At some point in the past, that may of course have been true, but it must be remembered that the law society is Ontario’s “mother of lawyers,” birthing not only senior staff at the Ministry of the Attorney General but also lawyers and ultimately judges. By failing to ensure that candidates entering this pipeline are familiar with such basic concepts as statistics and benchmarking, it does the public a disservice and the law society effectively fails to fulfil its statutory duty of facilitating access to justice (why for instance aren’t you seeing these statistics on the homepage of the court’s website and why was our court system such a backwards mess prior to COVID-19?). In the law society’s defence, that statutory duty has only been around for about 15 years, meaning it is still contemplating a response.
Thus, to atone for past inaction and to address the present set of circumstances, it will be necessary for the law society to “think outside of the box.” While our courts, like the law society itself, have in past been largely content to operate off of feelings, hunches and intuition, this has not led to superior or even average performance. Thus, by taking the initiative and acting as judicial matchmaker and sponsoring a judicial exchange program, the law society can ensure that the senior judicial leadership is exposed to how their counterparts are dealing with the exact same problems abroad, in many cases faster and more efficiently.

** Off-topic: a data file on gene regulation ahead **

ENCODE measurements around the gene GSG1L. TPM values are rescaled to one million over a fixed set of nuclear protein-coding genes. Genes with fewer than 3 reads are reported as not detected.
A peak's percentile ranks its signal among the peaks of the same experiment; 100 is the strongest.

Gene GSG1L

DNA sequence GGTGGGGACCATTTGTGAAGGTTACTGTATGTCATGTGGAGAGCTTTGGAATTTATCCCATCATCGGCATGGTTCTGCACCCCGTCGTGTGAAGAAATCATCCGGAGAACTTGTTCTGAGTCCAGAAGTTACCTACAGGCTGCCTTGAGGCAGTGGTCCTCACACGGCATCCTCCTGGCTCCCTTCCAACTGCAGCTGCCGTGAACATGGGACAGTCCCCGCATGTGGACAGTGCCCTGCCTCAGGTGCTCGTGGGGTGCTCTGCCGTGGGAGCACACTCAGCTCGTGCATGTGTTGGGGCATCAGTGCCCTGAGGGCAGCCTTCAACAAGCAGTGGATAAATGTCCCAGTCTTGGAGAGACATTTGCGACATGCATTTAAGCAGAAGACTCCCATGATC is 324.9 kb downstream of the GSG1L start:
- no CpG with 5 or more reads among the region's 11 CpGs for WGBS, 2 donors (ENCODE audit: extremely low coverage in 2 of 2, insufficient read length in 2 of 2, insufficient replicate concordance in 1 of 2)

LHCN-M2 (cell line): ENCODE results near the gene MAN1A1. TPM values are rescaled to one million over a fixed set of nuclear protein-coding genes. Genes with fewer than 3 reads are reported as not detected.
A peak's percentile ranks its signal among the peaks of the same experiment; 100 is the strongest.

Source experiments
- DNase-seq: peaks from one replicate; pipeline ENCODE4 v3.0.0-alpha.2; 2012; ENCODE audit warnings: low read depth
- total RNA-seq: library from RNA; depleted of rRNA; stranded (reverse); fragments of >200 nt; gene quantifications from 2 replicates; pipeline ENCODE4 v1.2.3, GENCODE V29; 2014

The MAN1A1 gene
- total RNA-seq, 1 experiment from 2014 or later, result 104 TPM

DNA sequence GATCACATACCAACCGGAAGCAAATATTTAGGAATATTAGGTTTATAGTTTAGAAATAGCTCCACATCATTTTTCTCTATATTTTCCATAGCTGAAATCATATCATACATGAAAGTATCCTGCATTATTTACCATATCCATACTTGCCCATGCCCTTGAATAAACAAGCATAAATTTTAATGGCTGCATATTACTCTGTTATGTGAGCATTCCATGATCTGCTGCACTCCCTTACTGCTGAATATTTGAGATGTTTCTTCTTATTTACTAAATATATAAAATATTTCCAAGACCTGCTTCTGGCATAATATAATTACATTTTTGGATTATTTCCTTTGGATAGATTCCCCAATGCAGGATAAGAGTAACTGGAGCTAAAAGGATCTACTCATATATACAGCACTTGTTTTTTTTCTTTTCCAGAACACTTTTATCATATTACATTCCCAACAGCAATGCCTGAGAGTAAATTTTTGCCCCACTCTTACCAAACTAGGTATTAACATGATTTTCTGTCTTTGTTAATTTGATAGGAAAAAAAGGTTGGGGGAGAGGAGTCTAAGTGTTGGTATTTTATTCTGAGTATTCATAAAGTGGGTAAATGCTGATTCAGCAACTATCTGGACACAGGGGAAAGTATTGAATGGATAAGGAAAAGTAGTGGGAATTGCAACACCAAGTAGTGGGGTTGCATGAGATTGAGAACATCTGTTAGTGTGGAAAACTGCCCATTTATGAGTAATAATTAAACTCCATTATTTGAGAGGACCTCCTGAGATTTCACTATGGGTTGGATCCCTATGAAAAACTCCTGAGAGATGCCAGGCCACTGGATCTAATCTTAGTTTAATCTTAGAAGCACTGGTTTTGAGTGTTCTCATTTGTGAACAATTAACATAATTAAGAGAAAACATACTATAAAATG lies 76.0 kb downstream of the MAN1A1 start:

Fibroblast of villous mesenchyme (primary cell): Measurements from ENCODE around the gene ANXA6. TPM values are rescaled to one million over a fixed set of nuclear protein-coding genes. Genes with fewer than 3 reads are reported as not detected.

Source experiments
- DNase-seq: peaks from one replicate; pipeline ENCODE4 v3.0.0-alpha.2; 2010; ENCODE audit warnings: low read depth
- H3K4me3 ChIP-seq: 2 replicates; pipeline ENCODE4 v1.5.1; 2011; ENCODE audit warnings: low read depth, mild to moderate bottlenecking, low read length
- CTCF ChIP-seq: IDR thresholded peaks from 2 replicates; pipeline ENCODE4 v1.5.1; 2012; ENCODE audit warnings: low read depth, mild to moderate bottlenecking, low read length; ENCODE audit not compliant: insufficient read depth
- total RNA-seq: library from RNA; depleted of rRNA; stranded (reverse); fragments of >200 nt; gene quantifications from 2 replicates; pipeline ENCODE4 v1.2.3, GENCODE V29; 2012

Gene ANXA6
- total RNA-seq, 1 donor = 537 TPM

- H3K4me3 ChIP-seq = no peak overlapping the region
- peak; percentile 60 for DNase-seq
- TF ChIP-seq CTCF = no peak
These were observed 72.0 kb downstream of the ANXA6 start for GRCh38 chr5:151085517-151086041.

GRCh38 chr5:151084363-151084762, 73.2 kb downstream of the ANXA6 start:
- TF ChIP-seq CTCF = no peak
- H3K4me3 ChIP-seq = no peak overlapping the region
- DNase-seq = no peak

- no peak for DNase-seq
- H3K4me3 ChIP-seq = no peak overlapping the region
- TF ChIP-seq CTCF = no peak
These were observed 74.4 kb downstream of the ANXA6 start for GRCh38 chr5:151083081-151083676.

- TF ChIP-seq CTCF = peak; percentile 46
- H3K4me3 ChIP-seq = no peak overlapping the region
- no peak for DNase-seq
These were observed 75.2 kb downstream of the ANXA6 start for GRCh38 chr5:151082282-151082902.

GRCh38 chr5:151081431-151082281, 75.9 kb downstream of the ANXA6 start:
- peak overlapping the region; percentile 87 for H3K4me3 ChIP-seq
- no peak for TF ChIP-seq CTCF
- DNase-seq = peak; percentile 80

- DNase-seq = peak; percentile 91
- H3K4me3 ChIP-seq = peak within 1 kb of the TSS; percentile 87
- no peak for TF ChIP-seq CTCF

For instance, our court leadership may be interested in how American courts collect statistics and set benchmarks and goals for system-wide performance. Likewise, court leadership in China, Russia and North Korea may be interested in adopting Ontario’s techniques on rejecting documents. Ultimately, would such an exchange not further the development of the common law, in determining whether Ontario’s courts operate more similarly to the former or the latter?
Michael Lesage is a trial lawyer and the founder of Michael’s Law Firm, a litigation boutique that specializes in complex cases involving professional negligence, business litigation, insurance coverage disputes and cases of serious injury. When not representing clients, he can often be found playing competitive sports. He also sits as a bencher at the Law Society of Ontario. You can e-mail him at email@example.com.